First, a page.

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Status of Paramedical courses in India

September 10, 2014


 Paramedical education in India is highly disorganised.In India, as is the case with many other countries, the doctor is supreme and paramedical staffs are not given much importance.

 According to a report by the Planning Commission of India, the country needs as many as six lakh doctors, 10 lakh nurses and huge numbers of paramedics. In fact, in primary healthcare centres (PHCs) alone, there is a shortage of 54,037 specialists and paramedical staff.

 

As DrPradeepBhardwaj, a medical expert and visiting professor at Harvard, IIM-A, ISB, among others, points out, “There is no regulatory body as far as paramedical education in India goes; so most of the staff are trained on the job.”

Apart from a few top hospitals, 80% paramedical staff engaged in emergency healthcare in hospitals do not have basic infection control training, with doctors admitting that 80% paramedics also do not know how to insert a cannula (tube for delivering or removal of fluid) in a patient.

To cut costs, many private paramedical training institutes do not use dummies, syringes and other equipment essential for equipping students with the right skills to handle patients.

80% paramedics do not have basic training, with many unable to even insert a cannula in a patient, tell doctorsJeevanPrakash Sharma and GauriKohli in the concluding part of our series on paramedical education

“The less said about the standards of paramedical training in our country, the better. People have opened shops to make money and not to train people properly and it’s unfortunate to know that they don’t have any concern for a patient’s life. A student can’t learn unless you make him or her practice various important medical procedures, but that would mean increased training costs. Institutes don’t want to spend money on providing essentials for training such as syringes, sanitisers, gloves and cannulas. How will students then learn how to administer injections or take blood for testing?” asks Dr O P Yadav, CEO, National Heart Institute, Delhi

 

To improve the status of paramedical courses, NSDC has taken a step.The National Skill Development Corporation (NSDC) has identified 29 job profiles for paramedics, will allow students to complete their training programmes at their convenience.

The National Development Skill Corporation (NSDC) is trying to enhance the skills of people training as paramedics. It will set standards and draw a curriculum for paramedical training in India. As of now, NSDC has approved the Healthcare Sector Skill Council (HSSC), one of the 31 sector skill councils across different sectors in India, which has devised a national occupational standard of training of paramedics in consultation with top hospitals, doctors and other stakeholders of the health sector.

Says DilipChenoy, MD and CEO, NSDC, “Till date, the NSDC Board has approved 150 training proposals, creating the capacity to train 80 million people by 2022. The courses offered by our training partners are affiliated to the HSSC, which will set standards and ensure quality assurance in line with the industry requirement.”

The Council is also engaging with its counterparts in other countries like Germany, UK, Australia and others, to implement the best practices in the skilling space from all across the world.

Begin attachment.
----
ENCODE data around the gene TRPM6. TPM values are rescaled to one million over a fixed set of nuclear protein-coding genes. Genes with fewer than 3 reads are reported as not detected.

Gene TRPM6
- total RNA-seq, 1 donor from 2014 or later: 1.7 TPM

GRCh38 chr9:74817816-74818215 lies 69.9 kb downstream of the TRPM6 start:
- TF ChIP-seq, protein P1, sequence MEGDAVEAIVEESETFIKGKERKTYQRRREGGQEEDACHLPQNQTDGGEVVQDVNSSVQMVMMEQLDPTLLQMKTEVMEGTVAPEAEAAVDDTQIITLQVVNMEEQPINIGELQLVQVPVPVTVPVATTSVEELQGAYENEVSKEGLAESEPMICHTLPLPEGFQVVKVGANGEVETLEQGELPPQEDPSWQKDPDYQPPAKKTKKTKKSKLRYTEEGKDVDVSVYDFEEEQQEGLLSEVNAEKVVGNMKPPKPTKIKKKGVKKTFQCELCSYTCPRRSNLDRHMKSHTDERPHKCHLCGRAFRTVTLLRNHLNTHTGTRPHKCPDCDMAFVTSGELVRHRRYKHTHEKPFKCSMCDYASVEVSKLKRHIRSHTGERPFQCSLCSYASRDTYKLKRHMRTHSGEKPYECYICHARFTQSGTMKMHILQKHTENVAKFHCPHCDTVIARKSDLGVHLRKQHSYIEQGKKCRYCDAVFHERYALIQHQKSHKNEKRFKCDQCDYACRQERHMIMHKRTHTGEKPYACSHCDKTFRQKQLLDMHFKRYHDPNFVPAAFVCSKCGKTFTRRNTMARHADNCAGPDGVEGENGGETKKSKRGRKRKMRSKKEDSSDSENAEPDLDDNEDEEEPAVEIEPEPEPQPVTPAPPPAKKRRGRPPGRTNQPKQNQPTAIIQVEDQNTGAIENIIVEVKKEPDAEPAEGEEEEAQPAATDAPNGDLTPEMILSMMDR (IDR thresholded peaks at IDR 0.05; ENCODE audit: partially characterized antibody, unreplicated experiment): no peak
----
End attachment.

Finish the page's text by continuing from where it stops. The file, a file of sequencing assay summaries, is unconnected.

Internationally, too, there are not many countries that have recognised full-time courses or training modules for paramedics. In Canada, as Marc Bavin, associate director, strategic partnerships and international student initiative, The University of British Columbia (UBC), explains, the rules and regulations vary with provinces. “There are no specific standards that govern paramedical education in the country. For instance, many community and technical colleges offer certificate or diploma courses in paramedical sciences. While in British Columbia, these courses range from six months to 11 months, in Ontario, colleges offer two to four year courses. All paramedical staff come under the Paramedic Association of Canada,” he says. Since students pursuing medical sciences in Canada have to do their pre-med before joining a medical school, they get a basic training across most medical and paramedical disciplines.

 

For improving the skills of their paramedics, a few top hospitals have associated with the Indian Medical Association (IMA) to start specialisedprogrammes. “We have diploma programmes in medical laboratory technology, X-ray and imaging, medical record technology and operation theatre technology course in collaboration with IMA,” says Maj Gen (Dr) L R Sharma (retd), additional director medical services, Indraprastha Apollo Hospitals. The hospital has about 320 paramedical staff in various departments. Another option for other hospitals is recruiting paramedics from reputed and government-recognised institutes though a proper screening process so treatment of patients is not compromised with.

“We recruit paramedical staff from various leading institutes and universities like colleges of Delhi University, Hamdard University and some private institutions affiliated with various universities in and around Delhi, especially in Punjab and Haryana,” says MalvikaVarma, senior vice president- human resources, Max Healthcare. Max Hospital, for instance, has 1100 paramedical staff working in specialist areas such as physiotherapy, emergency medical technicians, pathology technicians, radiology technicians, OT technicians, pharmacists, blood banks, and so on.

Even government hospitals like the All India Institute of Medical Sciences, Ram ManoharLohiaetc hire paramedics from government-recognised and well-known colleges such as University Colleges of Medical Sciences (Delhi University) etc.

 

 

 

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